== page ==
by Ke-Chang Hung, Wen-Chao Chang, Jin-Wei Xu, Tung-Lin Wu and Jyh-Horng Wu
Polymers 2021, 13(16), 2681; https://doi.org/10.3390/polym13162681 - 11 Aug 2021
Cited by 2 | Viewed by 2094
Abstract
The purpose of this study is to compare the characteristics of wood–plastic composites (WPCs) made of polypropylene (PP) and wood fibers (WFs) from discarded stems, branches, and roots of pomelo trees. The results show that the WPCs made of 30–60 mesh WFs from [...] Read more.
The purpose of this study is to compare the characteristics of wood–plastic composites (WPCs) made of polypropylene (PP) and wood fibers (WFs) from discarded stems, branches, and roots of pomelo trees. The results show that the WPCs made of 30–60 mesh WFs from stems have better physical, flexural, and tensile properties than other WPCs. However, the flexural strengths of all WPCs are not only comparable to those of commercial wood–PP composites but also meet the strength requirements of the Chinese National Standard for exterior WPCs. In addition, the color change of WPCs that contained branch WFs was lower than that of WPCs that contained stem or root WFs during the initial stage of the accelerated weathering test, but the surface color parameters of all WPCs were very similar after 500 h of xenon arc accelerated weathering. Scanning electron microscope (SEM) micrographs showed many cracks on the surfaces of WPCs after accelerated weathering for 500 h, but their flexural modulus of rupture (MOR) and modulus of elasticity (MOE) values did not differ significantly during weathering. Thus, all the discarded parts of pomelo trees can be used to manufacture WPCs, and there were no significant differences in their weathering properties during 500 h of xenon arc accelerated weathering. Full article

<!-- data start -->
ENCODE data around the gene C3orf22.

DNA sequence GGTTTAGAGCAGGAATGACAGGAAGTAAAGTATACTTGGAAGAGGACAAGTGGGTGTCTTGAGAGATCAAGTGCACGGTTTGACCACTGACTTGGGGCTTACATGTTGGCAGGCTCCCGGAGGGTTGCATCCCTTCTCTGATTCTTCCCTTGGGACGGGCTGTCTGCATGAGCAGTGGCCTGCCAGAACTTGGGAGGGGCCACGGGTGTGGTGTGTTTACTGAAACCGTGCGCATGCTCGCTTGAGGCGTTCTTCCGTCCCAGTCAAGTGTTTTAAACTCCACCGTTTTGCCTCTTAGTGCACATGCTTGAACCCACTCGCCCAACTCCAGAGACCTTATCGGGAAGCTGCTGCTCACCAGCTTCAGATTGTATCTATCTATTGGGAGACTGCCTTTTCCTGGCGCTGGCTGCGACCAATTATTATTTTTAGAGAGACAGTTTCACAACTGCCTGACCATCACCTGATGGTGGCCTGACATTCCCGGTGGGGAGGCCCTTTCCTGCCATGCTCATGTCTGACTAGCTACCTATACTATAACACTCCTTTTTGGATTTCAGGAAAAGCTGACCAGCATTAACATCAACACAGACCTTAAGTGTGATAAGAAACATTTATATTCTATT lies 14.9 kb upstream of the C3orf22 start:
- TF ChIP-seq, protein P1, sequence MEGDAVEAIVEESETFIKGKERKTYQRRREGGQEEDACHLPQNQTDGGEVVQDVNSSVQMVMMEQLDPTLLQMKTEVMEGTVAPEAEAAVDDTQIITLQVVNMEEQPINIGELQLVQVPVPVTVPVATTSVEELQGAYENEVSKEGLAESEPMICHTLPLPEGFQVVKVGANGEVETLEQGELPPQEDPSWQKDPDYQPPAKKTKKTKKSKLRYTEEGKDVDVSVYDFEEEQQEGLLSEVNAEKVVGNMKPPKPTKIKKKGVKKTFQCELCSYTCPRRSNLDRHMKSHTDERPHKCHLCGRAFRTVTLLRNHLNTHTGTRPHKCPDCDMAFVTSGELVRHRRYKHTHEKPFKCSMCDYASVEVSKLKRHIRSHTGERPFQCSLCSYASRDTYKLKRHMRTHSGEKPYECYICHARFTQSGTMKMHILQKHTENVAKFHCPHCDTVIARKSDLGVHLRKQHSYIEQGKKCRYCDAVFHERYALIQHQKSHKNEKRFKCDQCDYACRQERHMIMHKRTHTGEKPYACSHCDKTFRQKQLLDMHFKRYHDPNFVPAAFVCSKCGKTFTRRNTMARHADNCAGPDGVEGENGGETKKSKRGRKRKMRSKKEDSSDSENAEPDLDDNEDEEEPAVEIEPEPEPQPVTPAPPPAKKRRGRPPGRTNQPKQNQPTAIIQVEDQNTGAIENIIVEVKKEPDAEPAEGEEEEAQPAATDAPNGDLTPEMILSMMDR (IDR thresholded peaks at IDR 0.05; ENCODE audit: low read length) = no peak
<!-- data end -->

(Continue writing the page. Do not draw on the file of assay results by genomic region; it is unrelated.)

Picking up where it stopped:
(This article belongs to the Special Issue Degradation of Wood-Based Materials II)
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13 pages, 2685 KiB  
Article
A Comparative Study on Suitability of Model-Free and Model-Fitting Kinetic Methods to Non-Isothermal Degradation of Lignocellulosic Materials
by Hamayoun Mahmood, Ahmad Shakeel, Ammar Abdullah, Muhammad Ilyas Khan and Muhammad Moniruzzaman
Polymers 2021, 13(15), 2504; https://doi.org/10.3390/polym13152504 - 29 Jul 2021
Cited by 25 | Viewed by 2307
Abstract